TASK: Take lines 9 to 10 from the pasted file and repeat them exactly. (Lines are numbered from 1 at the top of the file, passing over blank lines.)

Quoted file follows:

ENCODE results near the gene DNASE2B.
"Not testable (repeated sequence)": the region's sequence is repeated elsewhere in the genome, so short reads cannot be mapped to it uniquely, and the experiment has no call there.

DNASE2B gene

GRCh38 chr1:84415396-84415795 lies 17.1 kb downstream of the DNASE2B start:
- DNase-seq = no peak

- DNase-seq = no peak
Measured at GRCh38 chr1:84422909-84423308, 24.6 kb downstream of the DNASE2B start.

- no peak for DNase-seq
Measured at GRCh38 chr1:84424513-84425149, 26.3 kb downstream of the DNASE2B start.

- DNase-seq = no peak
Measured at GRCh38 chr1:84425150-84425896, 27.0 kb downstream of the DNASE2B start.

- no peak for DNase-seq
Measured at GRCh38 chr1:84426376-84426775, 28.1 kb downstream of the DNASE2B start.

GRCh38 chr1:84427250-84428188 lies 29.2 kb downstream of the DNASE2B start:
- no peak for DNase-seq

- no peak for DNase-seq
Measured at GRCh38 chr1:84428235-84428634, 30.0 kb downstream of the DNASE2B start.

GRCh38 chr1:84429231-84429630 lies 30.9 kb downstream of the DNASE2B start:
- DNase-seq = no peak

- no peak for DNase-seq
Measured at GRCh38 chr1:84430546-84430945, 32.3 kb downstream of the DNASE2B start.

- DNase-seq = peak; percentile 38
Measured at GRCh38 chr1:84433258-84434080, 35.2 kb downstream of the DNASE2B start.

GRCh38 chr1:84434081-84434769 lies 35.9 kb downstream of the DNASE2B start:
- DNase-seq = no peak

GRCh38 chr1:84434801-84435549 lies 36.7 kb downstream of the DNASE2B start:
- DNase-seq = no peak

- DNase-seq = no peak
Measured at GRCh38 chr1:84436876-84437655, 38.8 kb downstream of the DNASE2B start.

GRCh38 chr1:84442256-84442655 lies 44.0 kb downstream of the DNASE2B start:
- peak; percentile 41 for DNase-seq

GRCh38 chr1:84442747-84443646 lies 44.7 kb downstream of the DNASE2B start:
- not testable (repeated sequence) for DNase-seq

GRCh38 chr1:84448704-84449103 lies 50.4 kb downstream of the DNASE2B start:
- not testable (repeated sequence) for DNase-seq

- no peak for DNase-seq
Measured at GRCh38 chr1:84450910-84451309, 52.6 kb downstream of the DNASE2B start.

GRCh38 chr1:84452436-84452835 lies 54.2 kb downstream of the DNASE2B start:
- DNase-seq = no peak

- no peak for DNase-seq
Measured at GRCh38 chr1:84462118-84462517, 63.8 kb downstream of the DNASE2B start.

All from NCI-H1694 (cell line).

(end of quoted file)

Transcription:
Measured at GRCh38 chr1:84424513-84425149, 26.3 kb downstream of the DNASE2B start.

- DNase-seq = no peak